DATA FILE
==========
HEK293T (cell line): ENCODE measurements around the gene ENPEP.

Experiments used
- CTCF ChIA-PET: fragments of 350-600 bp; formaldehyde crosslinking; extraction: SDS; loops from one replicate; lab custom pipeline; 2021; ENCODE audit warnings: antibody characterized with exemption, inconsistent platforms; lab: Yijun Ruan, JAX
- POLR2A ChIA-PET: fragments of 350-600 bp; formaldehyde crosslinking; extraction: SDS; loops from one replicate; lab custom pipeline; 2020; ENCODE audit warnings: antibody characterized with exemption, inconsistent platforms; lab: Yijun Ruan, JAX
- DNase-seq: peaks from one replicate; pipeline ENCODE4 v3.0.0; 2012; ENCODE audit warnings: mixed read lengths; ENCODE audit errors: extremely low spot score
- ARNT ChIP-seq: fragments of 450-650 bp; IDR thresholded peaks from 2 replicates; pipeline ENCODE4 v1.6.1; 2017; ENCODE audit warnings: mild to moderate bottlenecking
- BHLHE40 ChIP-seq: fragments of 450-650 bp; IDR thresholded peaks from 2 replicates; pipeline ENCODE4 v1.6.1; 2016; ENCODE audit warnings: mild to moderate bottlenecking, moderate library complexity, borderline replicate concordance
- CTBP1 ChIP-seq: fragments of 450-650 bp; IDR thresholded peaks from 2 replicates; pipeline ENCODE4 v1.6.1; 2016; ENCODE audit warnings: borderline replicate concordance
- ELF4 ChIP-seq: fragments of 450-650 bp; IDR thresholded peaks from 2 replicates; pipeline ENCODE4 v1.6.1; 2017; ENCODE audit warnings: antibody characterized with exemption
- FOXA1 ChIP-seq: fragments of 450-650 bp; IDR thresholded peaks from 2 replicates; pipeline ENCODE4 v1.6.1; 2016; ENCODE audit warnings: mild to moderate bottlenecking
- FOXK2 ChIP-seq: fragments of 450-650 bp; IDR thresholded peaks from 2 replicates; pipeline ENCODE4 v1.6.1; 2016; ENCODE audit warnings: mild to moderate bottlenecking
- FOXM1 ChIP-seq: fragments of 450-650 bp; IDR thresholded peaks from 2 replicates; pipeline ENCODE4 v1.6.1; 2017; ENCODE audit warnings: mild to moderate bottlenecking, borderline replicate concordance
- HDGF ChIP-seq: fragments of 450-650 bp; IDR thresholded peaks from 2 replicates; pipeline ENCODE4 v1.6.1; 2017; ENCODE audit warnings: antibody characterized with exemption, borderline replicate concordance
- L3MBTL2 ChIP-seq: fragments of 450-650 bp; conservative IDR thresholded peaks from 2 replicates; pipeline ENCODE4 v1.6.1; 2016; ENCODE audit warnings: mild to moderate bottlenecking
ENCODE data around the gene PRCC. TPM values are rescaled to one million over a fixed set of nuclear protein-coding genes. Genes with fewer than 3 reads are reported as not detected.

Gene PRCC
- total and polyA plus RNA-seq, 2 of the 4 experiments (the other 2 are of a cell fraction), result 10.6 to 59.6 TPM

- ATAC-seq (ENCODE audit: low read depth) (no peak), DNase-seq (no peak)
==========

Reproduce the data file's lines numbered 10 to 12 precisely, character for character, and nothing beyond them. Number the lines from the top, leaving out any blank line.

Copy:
- FOXA1 ChIP-seq: fragments of 450-650 bp; IDR thresholded peaks from 2 replicates; pipeline ENCODE4 v1.6.1; 2016; ENCODE audit warnings: mild to moderate bottlenecking
- FOXK2 ChIP-seq: fragments of 450-650 bp; IDR thresholded peaks from 2 replicates; pipeline ENCODE4 v1.6.1; 2016; ENCODE audit warnings: mild to moderate bottlenecking
- FOXM1 ChIP-seq: fragments of 450-650 bp; IDR thresholded peaks from 2 replicates; pipeline ENCODE4 v1.6.1; 2017; ENCODE audit warnings: mild to moderate bottlenecking, borderline replicate concordance